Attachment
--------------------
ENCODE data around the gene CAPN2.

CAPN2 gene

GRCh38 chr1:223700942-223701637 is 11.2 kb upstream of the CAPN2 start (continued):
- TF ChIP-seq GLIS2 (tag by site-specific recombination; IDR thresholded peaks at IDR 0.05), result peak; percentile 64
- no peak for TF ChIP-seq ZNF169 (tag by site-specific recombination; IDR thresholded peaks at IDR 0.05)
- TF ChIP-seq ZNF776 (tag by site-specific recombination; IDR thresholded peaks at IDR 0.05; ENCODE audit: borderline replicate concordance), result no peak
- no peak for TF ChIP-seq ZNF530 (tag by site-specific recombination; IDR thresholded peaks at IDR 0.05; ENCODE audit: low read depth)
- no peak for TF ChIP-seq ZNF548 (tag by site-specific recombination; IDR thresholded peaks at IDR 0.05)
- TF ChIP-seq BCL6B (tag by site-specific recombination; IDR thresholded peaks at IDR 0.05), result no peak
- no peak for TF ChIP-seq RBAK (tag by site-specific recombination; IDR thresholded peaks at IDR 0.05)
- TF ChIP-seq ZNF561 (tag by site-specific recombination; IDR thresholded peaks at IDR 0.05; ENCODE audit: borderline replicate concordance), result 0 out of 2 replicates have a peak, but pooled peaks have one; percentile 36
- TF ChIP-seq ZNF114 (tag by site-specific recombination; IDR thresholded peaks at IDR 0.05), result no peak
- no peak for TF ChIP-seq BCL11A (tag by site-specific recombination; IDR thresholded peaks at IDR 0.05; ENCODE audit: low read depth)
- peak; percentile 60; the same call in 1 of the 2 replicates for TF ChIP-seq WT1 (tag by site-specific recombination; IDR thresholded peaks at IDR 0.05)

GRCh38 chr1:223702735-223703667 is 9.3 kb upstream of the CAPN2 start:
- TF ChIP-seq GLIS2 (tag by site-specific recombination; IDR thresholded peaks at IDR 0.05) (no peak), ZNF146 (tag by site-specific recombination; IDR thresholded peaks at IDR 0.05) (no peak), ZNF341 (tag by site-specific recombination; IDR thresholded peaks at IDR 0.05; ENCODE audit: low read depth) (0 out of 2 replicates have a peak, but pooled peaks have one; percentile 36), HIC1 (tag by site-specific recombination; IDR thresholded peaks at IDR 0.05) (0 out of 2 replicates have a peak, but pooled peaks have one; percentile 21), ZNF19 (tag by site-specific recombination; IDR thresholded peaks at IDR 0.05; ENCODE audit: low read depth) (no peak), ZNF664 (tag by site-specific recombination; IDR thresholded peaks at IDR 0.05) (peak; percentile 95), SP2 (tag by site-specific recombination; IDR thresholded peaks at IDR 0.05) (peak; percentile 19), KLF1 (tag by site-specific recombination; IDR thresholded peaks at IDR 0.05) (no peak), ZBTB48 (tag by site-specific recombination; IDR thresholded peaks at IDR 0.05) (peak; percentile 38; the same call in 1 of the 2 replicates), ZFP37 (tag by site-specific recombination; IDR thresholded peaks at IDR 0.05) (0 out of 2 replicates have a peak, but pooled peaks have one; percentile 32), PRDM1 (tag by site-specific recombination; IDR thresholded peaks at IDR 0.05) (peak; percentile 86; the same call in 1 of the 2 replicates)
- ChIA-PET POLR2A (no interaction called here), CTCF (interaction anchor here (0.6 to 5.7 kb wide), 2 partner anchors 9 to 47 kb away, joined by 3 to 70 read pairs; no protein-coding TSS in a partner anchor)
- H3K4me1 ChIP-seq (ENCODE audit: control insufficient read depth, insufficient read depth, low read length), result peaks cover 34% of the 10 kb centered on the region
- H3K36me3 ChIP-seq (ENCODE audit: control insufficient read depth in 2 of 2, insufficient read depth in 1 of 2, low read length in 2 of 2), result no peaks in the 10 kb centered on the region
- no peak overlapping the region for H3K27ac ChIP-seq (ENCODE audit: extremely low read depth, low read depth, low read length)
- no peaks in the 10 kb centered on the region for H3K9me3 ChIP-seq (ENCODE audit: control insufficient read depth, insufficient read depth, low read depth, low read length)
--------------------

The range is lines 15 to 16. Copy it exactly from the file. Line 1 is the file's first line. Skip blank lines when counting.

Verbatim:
GRCh38 chr1:223702735-223703667 is 9.3 kb upstream of the CAPN2 start:
- TF ChIP-seq GLIS2 (tag by site-specific recombination; IDR thresholded peaks at IDR 0.05) (no peak), ZNF146 (tag by site-specific recombination; IDR thresholded peaks at IDR 0.05) (no peak), ZNF341 (tag by site-specific recombination; IDR thresholded peaks at IDR 0.05; ENCODE audit: low read depth) (0 out of 2 replicates have a peak, but pooled peaks have one; percentile 36), HIC1 (tag by site-specific recombination; IDR thresholded peaks at IDR 0.05) (0 out of 2 replicates have a peak, but pooled peaks have one; percentile 21), ZNF19 (tag by site-specific recombination; IDR thresholded peaks at IDR 0.05; ENCODE audit: low read depth) (no peak), ZNF664 (tag by site-specific recombination; IDR thresholded peaks at IDR 0.05) (peak; percentile 95), SP2 (tag by site-specific recombination; IDR thresholded peaks at IDR 0.05) (peak; percentile 19), KLF1 (tag by site-specific recombination; IDR thresholded peaks at IDR 0.05) (no peak), ZBTB48 (tag by site-specific recombination; IDR thresholded peaks at IDR 0.05) (peak; percentile 38; the same call in 1 of the 2 replicates), ZFP37 (tag by site-specific recombination; IDR thresholded peaks at IDR 0.05) (0 out of 2 replicates have a peak, but pooled peaks have one; percentile 32), PRDM1 (tag by site-specific recombination; IDR thresholded peaks at IDR 0.05) (peak; percentile 86; the same call in 1 of the 2 replicates)